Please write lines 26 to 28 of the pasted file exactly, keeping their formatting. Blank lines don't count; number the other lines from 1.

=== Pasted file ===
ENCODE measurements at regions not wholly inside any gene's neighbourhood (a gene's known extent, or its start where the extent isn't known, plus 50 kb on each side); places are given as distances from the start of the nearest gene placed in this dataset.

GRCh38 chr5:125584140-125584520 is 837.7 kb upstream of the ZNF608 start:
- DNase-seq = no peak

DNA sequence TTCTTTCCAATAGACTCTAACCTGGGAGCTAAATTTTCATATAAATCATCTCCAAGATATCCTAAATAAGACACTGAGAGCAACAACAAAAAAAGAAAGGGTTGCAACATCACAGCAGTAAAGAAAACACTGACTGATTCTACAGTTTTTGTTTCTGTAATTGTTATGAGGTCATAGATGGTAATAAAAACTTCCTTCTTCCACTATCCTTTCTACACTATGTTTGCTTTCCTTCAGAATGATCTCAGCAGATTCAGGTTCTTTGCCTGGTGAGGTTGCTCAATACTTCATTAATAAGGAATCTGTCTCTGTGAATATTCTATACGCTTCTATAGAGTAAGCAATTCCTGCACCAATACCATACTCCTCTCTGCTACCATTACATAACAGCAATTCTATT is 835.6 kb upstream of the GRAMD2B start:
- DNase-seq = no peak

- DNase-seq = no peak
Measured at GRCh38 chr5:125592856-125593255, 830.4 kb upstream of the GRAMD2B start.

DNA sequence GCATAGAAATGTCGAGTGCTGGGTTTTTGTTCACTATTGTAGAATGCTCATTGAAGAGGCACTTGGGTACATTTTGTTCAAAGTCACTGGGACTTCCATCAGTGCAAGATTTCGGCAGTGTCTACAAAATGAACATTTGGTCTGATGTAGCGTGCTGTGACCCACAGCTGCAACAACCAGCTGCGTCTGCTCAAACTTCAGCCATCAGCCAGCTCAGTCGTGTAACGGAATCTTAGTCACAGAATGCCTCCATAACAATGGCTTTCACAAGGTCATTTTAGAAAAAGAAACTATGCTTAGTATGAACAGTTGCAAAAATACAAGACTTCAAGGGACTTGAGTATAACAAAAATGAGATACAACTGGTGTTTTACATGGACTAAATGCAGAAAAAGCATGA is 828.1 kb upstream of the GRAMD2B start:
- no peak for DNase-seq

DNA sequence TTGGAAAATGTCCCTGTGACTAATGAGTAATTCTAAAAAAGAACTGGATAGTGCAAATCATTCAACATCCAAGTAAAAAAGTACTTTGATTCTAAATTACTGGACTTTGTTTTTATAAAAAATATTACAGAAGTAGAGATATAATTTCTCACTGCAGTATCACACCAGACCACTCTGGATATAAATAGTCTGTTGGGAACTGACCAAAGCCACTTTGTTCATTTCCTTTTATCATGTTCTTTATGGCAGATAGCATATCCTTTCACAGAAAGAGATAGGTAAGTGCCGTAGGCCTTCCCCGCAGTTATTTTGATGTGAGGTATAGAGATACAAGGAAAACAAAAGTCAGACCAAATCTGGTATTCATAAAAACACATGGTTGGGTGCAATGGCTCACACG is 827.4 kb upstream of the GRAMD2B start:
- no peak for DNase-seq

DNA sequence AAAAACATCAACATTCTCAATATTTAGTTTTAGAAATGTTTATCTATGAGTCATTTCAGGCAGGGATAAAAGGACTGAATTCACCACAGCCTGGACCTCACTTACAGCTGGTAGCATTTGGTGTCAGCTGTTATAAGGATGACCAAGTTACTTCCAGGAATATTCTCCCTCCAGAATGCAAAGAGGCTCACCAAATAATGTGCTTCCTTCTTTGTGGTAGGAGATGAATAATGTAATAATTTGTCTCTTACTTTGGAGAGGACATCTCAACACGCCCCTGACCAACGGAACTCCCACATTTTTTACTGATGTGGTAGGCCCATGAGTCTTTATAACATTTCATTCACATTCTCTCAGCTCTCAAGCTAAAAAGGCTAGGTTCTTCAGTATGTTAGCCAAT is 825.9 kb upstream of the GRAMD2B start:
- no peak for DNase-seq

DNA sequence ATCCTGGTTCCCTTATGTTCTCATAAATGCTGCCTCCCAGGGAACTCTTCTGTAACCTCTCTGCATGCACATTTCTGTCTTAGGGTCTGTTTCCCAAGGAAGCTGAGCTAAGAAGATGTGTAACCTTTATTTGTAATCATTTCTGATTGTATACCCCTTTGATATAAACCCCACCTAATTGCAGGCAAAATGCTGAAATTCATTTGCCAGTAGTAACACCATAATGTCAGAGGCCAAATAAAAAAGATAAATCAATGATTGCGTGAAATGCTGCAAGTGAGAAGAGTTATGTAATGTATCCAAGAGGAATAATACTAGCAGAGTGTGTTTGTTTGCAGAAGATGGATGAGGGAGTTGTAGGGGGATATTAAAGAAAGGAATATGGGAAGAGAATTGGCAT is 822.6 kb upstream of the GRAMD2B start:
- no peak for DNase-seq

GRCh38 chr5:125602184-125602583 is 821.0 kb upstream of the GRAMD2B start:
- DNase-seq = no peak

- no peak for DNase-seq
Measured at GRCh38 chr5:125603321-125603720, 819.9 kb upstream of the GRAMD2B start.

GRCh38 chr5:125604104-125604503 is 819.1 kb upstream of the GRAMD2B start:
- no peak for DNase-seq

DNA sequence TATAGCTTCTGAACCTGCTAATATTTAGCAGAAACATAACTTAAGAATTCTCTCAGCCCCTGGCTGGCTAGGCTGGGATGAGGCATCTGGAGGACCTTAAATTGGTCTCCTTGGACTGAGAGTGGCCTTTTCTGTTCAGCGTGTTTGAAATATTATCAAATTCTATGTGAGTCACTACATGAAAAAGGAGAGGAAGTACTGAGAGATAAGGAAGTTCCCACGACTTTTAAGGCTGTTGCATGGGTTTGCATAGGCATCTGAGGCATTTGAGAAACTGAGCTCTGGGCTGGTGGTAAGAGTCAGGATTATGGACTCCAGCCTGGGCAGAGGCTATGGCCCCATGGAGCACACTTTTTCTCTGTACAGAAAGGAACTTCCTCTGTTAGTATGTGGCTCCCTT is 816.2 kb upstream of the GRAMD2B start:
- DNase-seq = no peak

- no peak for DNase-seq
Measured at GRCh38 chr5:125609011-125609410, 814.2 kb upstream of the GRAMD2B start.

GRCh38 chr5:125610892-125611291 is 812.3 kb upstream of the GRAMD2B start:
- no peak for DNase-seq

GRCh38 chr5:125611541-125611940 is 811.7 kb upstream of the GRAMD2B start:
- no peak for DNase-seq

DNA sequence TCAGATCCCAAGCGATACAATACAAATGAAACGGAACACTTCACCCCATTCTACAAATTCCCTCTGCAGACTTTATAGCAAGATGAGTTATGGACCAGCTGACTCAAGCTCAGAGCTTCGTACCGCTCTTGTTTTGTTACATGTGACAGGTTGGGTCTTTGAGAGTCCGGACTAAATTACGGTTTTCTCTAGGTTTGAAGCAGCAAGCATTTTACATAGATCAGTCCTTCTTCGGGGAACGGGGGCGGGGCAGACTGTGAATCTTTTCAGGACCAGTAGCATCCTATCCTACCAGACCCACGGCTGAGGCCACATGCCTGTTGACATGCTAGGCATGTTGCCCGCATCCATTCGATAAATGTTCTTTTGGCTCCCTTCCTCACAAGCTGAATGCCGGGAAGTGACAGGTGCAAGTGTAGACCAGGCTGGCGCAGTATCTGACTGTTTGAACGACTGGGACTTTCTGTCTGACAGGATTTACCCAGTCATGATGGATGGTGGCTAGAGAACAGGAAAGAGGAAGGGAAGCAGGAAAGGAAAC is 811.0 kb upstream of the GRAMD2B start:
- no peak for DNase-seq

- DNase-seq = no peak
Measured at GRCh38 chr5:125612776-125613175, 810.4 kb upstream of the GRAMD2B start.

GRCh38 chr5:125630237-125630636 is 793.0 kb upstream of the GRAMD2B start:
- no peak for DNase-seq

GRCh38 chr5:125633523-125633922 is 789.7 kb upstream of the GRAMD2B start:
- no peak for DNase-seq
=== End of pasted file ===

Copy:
GRCh38 chr5:125610892-125611291 is 812.3 kb upstream of the GRAMD2B start:
- no peak for DNase-seq

GRCh38 chr5:125611541-125611940 is 811.7 kb upstream of the GRAMD2B start: